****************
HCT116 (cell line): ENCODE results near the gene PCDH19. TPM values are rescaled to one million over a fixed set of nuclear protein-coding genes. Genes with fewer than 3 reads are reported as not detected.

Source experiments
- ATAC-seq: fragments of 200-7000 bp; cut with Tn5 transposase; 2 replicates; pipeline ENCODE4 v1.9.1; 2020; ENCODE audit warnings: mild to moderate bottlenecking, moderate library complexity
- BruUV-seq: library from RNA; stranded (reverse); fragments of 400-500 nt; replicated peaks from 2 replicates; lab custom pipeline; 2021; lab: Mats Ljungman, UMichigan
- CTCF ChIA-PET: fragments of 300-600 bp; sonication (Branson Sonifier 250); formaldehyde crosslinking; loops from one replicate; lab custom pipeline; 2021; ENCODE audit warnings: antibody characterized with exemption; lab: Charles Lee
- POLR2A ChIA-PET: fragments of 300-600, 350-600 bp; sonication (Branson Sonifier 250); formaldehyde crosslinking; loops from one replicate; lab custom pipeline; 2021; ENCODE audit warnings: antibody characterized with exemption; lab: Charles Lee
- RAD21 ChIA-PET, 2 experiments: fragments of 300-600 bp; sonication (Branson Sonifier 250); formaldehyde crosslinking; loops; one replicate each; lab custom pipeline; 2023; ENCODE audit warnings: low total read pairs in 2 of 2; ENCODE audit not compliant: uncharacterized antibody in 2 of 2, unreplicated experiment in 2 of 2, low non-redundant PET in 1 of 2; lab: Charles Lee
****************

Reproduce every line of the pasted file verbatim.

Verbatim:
HCT116 (cell line): ENCODE results near the gene PCDH19. TPM values are rescaled to one million over a fixed set of nuclear protein-coding genes. Genes with fewer than 3 reads are reported as not detected.

Source experiments
- ATAC-seq: fragments of 200-7000 bp; cut with Tn5 transposase; 2 replicates; pipeline ENCODE4 v1.9.1; 2020; ENCODE audit warnings: mild to moderate bottlenecking, moderate library complexity
- BruUV-seq: library from RNA; stranded (reverse); fragments of 400-500 nt; replicated peaks from 2 replicates; lab custom pipeline; 2021; lab: Mats Ljungman, UMichigan
- CTCF ChIA-PET: fragments of 300-600 bp; sonication (Branson Sonifier 250); formaldehyde crosslinking; loops from one replicate; lab custom pipeline; 2021; ENCODE audit warnings: antibody characterized with exemption; lab: Charles Lee
- POLR2A ChIA-PET: fragments of 300-600, 350-600 bp; sonication (Branson Sonifier 250); formaldehyde crosslinking; loops from one replicate; lab custom pipeline; 2021; ENCODE audit warnings: antibody characterized with exemption; lab: Charles Lee
- RAD21 ChIA-PET, 2 experiments: fragments of 300-600 bp; sonication (Branson Sonifier 250); formaldehyde crosslinking; loops; one replicate each; lab custom pipeline; 2023; ENCODE audit warnings: low total read pairs in 2 of 2; ENCODE audit not compliant: uncharacterized antibody in 2 of 2, unreplicated experiment in 2 of 2, low non-redundant PET in 1 of 2; lab: Charles Lee